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Another of the uses of the F distribution is testing two variances. It is often desirable to compare two variances rather than two averages. For instance, collegeadministrators would like two college professors grading exams to have the same variation in their grading. In order for a lid to fit a container, the variation in the lidand the container should be the same. A supermarket might be interested in the variability of check-out times for two checkers.
In order to perform a F test of two variances, it is important that the following are true:
Suppose we sample randomly from two independent normal populations. Let ${\sigma}_{1}^{2}$ and ${\sigma}_{2}^{2}$ be the population variances and ${s}_{1}^{2}$ and ${s}_{2}^{2}$ be the sample variances. Let the sample sizes be ${n}_{1}$ and ${n}_{2}$ . Since we are interested in comparing the two sample variances, we use the F ratio
$F=\frac{\left[\frac{({s}_{1}{)}^{2}}{{\left({\sigma}_{1}\right)}^{2}}\right]}{\left[\frac{({s}_{2}{)}^{2}}{{\left({\sigma}_{2}\right)}^{2}}\right]}$
$F$ has the distribution $F$ ~ $F({n}_{1}-1,{n}_{2}-1)$
where ${n}_{1}-1$ are the degrees of freedom for the numerator and ${n}_{2}-1$ are the degrees of freedom for the denominator.
If the null hypothesis is ${\sigma}_{1}^{2}={\sigma}_{2}^{2}$ , then the F-Ratio becomes $F=\frac{\left[\frac{({s}_{1}{)}^{2}}{{\left({\sigma}_{1}\right)}^{2}}\right]}{\left[\frac{({s}_{2}{)}^{2}}{{\left({\sigma}_{2}\right)}^{2}}\right]}=\frac{({s}_{1}{)}^{2}}{{\left({s}_{2}\right)}^{2}}$ .
If the two populations have equal variances, then ${s}_{1}^{2}$ and ${s}_{2}^{2}$ are close in value and $F=$ $\frac{({s}_{1}{)}^{2}}{{\left({s}_{2}\right)}^{2}}$ is close to $1$ . But if the two population variances are very different, ${s}_{1}^{2}$ and ${s}_{2}^{2}$ tend to be very different, too.Choosing ${s}_{1}^{2}$ as the larger sample variance causes the ratio $\frac{({s}_{1}{)}^{2}}{{\left({s}_{2}\right)}^{2}}$ to be greater than $1$ . If ${s}_{1}^{2}$ and ${s}_{2}^{2}$ are far apart, then $F=$ $\frac{({s}_{1}{)}^{2}}{{\left({s}_{2}\right)}^{2}}$ is a large number.
Therefore, if $\mathrm{F}$ is close to $1$ , the evidence favors the null hypothesis (the two population variances are equal). But if $\mathrm{F}$ is much larger than $1$ , then the evidence is against the null hypothesis.
A test of two variances may be left, right, or two-tailed.
Two college instructors are interested in whether or not there is any variation in the way they grade math exams. They each grade the same set of 30exams. The first instructor's grades have a variance of 52.3. The second instructor's grades have a variance of 89.9.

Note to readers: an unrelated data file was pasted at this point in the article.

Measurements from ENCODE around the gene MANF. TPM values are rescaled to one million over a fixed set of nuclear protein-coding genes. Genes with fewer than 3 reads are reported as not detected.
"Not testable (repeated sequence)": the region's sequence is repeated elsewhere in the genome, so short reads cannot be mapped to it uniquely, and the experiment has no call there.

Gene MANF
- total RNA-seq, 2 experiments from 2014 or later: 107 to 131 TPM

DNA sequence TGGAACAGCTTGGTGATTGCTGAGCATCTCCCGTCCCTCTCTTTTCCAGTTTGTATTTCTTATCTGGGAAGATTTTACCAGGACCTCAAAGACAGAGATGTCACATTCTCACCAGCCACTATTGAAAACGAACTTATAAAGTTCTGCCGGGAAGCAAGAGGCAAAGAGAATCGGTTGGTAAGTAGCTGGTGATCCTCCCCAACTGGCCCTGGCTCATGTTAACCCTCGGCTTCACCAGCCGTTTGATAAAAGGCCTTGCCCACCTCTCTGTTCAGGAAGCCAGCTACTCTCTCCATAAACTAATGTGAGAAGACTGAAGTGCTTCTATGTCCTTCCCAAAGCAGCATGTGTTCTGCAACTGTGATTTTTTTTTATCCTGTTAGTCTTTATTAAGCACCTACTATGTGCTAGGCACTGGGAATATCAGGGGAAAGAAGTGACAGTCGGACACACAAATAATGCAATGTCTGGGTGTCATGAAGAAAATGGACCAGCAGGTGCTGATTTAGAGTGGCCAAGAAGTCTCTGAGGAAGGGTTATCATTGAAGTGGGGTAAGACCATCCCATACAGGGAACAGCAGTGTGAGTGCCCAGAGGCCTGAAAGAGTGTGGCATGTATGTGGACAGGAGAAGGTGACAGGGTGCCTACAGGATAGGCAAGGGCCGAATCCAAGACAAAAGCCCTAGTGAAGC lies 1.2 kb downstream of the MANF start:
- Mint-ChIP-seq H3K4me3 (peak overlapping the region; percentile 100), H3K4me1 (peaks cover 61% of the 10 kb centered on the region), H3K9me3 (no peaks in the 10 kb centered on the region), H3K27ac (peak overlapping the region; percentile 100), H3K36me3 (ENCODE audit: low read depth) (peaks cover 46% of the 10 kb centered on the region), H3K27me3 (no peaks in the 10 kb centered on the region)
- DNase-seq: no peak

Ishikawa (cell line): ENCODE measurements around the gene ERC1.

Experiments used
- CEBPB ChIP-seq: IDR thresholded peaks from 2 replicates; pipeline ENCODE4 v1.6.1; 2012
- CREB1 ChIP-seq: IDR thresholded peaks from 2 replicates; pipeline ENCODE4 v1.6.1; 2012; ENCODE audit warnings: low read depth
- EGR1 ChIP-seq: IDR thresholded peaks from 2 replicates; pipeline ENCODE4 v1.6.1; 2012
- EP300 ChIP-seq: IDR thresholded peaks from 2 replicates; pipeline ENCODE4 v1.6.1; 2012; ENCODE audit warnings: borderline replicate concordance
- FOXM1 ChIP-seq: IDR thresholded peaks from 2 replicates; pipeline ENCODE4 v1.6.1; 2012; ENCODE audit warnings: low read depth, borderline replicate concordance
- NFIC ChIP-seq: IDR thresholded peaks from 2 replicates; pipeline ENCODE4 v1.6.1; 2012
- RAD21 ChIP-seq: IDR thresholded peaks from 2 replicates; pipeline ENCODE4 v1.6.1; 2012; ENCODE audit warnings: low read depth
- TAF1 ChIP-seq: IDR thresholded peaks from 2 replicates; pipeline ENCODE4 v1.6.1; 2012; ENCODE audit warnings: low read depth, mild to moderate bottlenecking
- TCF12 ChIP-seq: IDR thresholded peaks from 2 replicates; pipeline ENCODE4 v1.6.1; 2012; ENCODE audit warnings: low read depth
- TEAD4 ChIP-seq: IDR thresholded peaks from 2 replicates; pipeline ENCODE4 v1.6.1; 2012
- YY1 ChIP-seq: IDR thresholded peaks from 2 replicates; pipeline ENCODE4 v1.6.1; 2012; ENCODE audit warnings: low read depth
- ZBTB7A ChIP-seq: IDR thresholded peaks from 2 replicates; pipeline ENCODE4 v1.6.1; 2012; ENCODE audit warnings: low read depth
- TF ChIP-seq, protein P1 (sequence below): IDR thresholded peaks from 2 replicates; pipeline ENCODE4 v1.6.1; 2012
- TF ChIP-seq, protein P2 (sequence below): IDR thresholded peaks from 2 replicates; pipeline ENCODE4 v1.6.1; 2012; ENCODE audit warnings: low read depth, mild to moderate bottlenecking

Test the claim that the first instructor's variance is smaller. (In most colleges, it is desirable for the variances of exam grades to be nearlythe same among instructors.) The level of significance is 10%.
Let 1 and 2 be the subscripts that indicate the first and second instructor, respectively.
${n}_{1}={n}_{2}=30$ .
${H}_{o}$ : ${\sigma}_{1}^{2}={\sigma}_{2}^{2}$ and ${H}_{a}$ : ${\sigma}_{1}^{2}$ $$ ${\sigma}_{2}^{2}$
Calculate the test statistic: By the null hypothesis $({\sigma}_{1}^{2}={\sigma}_{2}^{2})$ , the F statistic is
$F=\frac{\left[\frac{({s}_{1}{)}^{2}}{{\left({\sigma}_{1}\right)}^{2}}\right]}{\left[\frac{({s}_{2}{)}^{2}}{{\left({\sigma}_{2}\right)}^{2}}\right]}=\frac{({s}_{1}{)}^{2}}{{\left({s}_{2}\right)}^{2}}=\frac{52.3}{89.9}=0.5818$
Distribution for the test: ${F}_{29,29}\phantom{\rule{20pt}{0ex}}$ where ${n}_{1}-1=29$ and ${n}_{2}-1=29$ .
Graph: $\phantom{\rule{20pt}{0ex}}$ This test is left tailed.
Draw the graph labeling and shading appropriately.
Probability statement: $\text{p-value}=P$ ( $F$ $$ $0.5818$ ) $=0.0753$
Compare $\alpha $ and the p-value: $\alpha =0.10$ $\phantom{\rule{20pt}{0ex}}\alpha >\text{p-value}$ .
Make a decision: Since $\alpha >\text{p-value}$ , reject ${H}_{o}$ .
Conclusion: With a 10% level of significance, from the data, there is sufficient evidence to conclude that the variance in grades for the first instructor is smaller.
TI-83+ and TI-84: Press
STAT
and arrow over to
TESTS
. Arrow down to
D:2-SampFTest
. Press
ENTER
. Arrow to
Stats
and press
ENTER
. For
Sx1
,
n1
,
Sx2
, and
n2
, enter
$\sqrt{\left(52.3\right)}$
,
30
,
$\sqrt{\left(89.9\right)}$
, and
30
. Press
ENTER
after
each. Arrow to
σ1:
and
$$ σ2
. Press
ENTER
. Arrow down to
Calculate
and
press
ENTER
.
$F=0.5818$ and
$\text{p-value}=0.0753$ . Do the procedure again
and try
Draw
instead of
Calculate
.
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